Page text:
The dogs and I moved to Plymouth at the start of 2020 and I’ve been itching to explore Dartmoor ever since. However, with no previous experience hiking on the moors, I had absolutely no idea where to start. Combined with our miserable wet winter this year, I always put off a trip to the moors. That is until we were invited by our friends to join them on a walk around Devonport Leat.
We jumped at the opportunity to explore Dartmoor with our friend Holly at the start of spring. Holly has plenty of experience hiking on the moors, so we were in good hands. Her friends Emily and Grant from Dexter in Devon also joined us, which meant Woody and Hen had another dog to play with. Dexter is a Springer Spaniel cross Collie, or a Sprollie as they’re also known. The dogs were kept on lead the entire hike, as there were plenty of livestock, including Dartmoor ponies, dotted about along the route. We made the most of our DogFit Canicross set, which enabled me to walk hands-free with the dogs secured to my harness.
The circular route we took was about 5 or so miles long, starting at Norsworthy Car Park. If you’re using Google Maps to find the car park, it’s best to ignore its directions once you get to Burrator Reservoir, as it does have a tendency to send you to Sheepstor village instead. After my unintended diversion, I finally found the car park. There was plenty of space to park and I was delighted to find out it was free of charge. We visited on the weekend too, however it was quite a drizzly spring day that day. I expect the car park would quickly fill up in warmer seasons.
From the car park, we hiked up to Crazywell Pool, a popular wild swimming location on Dartmoor. Folklore tales surrounding Crazywell Pool’s depth have tantalised local’s for centuries. Rumour has it the dark waters are bottomless and staring into the pool on Midsummer’s Eve will show the face of the next parishioner to perish. The waters are indeed mysterious and incredibly dark. The remote location of the ex-mining gert adds to its spooky persona. Nevertheless, the dogs thoroughly enjoyed paddling in the water and I’m sure we’ll all be back come summer time for a cooling dip ourselves.
Continuing on, we followed the Devonport Leat towards Black Tor. We didn’t climb Black Tor this time but it’s definitely something I’m looking forward to in the future. It’s a great way to extend this walk if you’re looking for something a little longer. It takes you past the aqueduct, as well as the remains of Black Tor Tinworks.
Devonport Leat was constructed in the 1790s as a means of transporting drinking water from Dartmoor to Plymouth Dockyard (now known as Devonport.) The leat is fed by five rivers, the West Dart, the Cowsic, the Hart Tor Brook, the River Meavy and the Blackabrook. Our route took us to where the leat intercepted the river Meavy, which we followed down into the woods. The descent was fairly steep and particularly boggy, as it follows the cascading river. If you’re visiting after heavy rain, you’ll definitely need waterproof boots for this section! The terrain on the whole is fairly rugged, so I recommend wearing appropriate hiking boots regardless when exploring this route.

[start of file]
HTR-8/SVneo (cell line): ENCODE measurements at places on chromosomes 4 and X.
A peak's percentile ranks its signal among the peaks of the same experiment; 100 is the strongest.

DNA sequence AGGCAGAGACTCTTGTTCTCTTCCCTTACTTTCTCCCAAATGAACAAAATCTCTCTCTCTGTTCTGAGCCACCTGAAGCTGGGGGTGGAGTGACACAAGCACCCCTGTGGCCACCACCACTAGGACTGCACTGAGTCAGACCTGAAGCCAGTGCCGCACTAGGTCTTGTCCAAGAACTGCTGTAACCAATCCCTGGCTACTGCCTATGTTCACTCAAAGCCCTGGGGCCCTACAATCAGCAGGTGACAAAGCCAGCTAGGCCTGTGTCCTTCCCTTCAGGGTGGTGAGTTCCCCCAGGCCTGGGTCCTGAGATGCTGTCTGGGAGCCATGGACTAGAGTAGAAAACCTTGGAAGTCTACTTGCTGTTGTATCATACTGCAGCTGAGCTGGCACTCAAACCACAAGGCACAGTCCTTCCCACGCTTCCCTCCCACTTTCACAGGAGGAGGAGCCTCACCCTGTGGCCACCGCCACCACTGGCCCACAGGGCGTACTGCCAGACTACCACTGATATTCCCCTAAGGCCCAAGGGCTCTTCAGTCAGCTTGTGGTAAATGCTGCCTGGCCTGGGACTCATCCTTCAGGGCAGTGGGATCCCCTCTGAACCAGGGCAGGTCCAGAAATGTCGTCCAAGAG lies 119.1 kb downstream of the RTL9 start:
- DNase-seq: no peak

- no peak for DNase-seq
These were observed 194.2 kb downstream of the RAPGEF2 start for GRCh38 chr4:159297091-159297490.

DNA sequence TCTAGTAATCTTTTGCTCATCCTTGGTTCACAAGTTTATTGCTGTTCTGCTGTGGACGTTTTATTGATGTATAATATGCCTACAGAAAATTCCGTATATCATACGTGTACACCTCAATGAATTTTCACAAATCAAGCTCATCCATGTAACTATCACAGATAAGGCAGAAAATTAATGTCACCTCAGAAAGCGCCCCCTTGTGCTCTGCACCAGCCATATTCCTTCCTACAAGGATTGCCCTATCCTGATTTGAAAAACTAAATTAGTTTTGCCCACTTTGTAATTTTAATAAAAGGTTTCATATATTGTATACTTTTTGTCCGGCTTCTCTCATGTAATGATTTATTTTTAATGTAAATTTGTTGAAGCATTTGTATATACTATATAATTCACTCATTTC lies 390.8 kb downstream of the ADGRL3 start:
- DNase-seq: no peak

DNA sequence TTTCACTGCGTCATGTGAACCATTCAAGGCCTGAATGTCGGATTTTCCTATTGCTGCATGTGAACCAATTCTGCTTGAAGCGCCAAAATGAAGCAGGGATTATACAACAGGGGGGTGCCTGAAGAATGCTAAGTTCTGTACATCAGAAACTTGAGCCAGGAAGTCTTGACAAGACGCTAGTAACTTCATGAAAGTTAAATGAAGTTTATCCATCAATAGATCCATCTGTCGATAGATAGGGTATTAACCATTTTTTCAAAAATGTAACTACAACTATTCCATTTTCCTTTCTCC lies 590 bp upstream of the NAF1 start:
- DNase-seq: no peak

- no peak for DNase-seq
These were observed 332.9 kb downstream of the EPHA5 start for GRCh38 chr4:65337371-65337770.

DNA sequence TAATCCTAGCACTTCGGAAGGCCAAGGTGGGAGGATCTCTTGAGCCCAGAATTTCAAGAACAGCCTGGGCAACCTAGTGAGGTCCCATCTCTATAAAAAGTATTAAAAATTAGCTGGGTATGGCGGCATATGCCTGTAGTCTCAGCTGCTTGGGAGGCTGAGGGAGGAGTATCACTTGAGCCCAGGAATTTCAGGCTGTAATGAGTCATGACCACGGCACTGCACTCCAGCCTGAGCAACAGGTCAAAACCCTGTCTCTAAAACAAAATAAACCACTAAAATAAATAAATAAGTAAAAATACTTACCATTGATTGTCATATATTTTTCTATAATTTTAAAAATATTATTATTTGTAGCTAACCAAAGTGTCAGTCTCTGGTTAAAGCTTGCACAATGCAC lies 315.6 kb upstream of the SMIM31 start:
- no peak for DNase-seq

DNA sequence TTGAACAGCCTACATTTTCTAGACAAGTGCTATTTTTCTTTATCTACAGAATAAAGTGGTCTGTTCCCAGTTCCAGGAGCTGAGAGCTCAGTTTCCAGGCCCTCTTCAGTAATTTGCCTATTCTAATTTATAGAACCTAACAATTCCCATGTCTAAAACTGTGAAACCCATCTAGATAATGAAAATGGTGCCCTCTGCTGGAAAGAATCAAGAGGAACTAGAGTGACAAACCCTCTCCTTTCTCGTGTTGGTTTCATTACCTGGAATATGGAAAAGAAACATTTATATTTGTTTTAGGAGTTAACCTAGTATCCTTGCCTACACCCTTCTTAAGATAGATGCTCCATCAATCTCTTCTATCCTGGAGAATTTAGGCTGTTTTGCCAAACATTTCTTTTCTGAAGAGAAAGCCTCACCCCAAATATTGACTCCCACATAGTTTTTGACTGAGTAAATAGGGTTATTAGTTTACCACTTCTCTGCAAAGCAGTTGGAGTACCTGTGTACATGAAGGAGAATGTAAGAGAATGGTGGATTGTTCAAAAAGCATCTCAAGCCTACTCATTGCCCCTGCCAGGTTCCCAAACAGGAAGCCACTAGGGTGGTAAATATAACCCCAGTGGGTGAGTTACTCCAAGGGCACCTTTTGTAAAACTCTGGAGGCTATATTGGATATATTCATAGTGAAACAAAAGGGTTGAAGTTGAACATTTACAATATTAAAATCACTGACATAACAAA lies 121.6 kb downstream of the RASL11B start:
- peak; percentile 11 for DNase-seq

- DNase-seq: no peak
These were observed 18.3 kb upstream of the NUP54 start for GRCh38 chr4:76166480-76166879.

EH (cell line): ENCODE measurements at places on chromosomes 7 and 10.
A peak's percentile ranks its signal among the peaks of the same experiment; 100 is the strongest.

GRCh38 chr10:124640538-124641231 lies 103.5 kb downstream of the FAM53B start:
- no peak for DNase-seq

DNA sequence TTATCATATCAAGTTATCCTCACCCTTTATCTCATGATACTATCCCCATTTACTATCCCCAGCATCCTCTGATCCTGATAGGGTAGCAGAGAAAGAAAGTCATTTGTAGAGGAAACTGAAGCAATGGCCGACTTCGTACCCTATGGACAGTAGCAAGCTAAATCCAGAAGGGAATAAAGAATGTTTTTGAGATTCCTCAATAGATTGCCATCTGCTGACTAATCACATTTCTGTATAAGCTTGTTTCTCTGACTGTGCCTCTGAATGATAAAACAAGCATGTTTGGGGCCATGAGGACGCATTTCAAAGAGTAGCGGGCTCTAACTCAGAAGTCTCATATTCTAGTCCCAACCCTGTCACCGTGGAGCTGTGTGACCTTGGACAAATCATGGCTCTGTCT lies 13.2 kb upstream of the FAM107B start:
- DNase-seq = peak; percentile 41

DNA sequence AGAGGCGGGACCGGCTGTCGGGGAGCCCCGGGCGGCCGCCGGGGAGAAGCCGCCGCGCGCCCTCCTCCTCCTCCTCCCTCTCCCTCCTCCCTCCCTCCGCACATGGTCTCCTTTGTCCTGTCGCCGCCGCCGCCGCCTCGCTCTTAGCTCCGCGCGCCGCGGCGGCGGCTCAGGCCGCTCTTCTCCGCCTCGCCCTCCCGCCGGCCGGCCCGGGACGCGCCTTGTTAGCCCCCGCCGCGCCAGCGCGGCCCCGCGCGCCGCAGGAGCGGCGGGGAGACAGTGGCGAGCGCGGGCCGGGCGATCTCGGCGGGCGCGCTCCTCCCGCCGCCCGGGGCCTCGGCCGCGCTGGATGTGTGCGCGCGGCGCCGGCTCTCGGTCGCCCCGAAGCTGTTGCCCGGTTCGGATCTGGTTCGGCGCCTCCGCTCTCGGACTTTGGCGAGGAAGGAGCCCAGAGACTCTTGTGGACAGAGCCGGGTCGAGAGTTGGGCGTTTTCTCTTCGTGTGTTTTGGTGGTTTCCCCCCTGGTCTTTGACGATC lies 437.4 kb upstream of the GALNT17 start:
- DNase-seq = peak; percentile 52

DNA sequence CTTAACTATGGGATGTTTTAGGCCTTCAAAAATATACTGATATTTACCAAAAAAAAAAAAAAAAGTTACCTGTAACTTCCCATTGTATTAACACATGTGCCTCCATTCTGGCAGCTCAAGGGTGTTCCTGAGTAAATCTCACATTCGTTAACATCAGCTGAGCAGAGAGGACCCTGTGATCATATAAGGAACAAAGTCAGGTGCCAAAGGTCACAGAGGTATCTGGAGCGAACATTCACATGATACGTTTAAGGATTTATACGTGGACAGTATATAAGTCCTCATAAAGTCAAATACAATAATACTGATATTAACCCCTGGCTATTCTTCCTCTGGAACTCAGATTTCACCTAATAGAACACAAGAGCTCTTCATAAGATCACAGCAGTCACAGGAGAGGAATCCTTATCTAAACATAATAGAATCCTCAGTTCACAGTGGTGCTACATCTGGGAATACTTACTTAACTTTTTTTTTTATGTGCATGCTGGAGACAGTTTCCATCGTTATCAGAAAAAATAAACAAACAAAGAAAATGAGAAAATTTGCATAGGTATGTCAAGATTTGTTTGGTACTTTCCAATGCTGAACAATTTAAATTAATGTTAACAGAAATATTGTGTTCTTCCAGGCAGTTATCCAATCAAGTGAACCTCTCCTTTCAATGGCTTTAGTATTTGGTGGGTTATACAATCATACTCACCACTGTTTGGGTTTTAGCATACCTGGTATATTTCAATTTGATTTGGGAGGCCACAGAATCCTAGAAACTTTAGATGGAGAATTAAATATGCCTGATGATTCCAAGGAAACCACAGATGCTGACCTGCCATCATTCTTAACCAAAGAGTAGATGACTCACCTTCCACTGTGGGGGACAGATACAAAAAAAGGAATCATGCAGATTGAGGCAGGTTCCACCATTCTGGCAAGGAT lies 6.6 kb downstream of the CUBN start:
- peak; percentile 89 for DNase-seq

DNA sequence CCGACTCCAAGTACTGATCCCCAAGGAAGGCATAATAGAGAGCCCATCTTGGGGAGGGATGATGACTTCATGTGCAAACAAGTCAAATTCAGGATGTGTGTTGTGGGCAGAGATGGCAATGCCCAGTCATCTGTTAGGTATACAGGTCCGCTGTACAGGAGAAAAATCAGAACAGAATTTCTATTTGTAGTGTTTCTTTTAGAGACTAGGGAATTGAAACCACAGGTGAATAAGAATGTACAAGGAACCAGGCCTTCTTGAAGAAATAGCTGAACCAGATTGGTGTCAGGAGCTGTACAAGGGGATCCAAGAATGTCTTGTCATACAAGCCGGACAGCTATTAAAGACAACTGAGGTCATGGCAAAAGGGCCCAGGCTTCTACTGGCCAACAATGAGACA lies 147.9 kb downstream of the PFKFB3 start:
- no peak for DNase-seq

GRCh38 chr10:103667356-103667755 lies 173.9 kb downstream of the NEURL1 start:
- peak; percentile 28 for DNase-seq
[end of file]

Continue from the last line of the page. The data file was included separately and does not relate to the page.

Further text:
After being dragged down the hill by the dogs, we were relieved to be walking on flat ground once more. The whole landscape transformed as we walked deeper and deeper into the woods, clinging close to the river Meavy for the rest of the way. The woods are made up of four plantations: Stanlake, Raddick, Leathertor and Norsworthy. They’re incredibly photogenic, even in mist. We spotted plenty of Dartmoor ponies too. Understandably Woody and Hen were kept firmly on-lead, particularly now Woody has discovered his all-time favourite hobby, freelance pheasant chasing!
We didn’t pass many other walkers on our adventure, aside from a school group practicing for their Ten Tors Challenge. It was great to be outdoors exploring the moors. This route was the perfect length to catch up with friends. It took us a couple of hours to complete, with plenty of stops in between. There are some lovely spots to stop for a tea-break along the way, with stunning views across the moors and woods. Local amenities can be found in either Sheepstor or at the Discovery Centre near Burrator reservoir.
We thoroughly enjoyed our first hike on Dartmoor and highly recommend this route. We can’t wait to explore more of the moors with the dogs very soon. Where do you recommend we visit?
To keep up to date with our adventures, follow us on Instagram!